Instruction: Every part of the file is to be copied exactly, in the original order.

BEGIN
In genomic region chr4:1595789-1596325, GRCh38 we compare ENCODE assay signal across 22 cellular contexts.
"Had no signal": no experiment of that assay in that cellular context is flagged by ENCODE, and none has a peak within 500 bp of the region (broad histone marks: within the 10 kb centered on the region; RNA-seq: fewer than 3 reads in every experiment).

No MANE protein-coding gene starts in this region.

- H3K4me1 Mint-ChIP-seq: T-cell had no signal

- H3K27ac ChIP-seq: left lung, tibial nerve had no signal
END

In genomic region chr4:1595789-1596325, GRCh38 we compare ENCODE assay signal across 22 cellular contexts.
"Had no signal": no experiment of that assay in that cellular context is flagged by ENCODE, and none has a peak within 500 bp of the region (broad histone marks: within the 10 kb centered on the region; RNA-seq: fewer than 3 reads in every experiment).

No MANE protein-coding gene starts in this region.

- H3K4me1 Mint-ChIP-seq: T-cell had no signal

- H3K27ac ChIP-seq: left lung, tibial nerve had no signal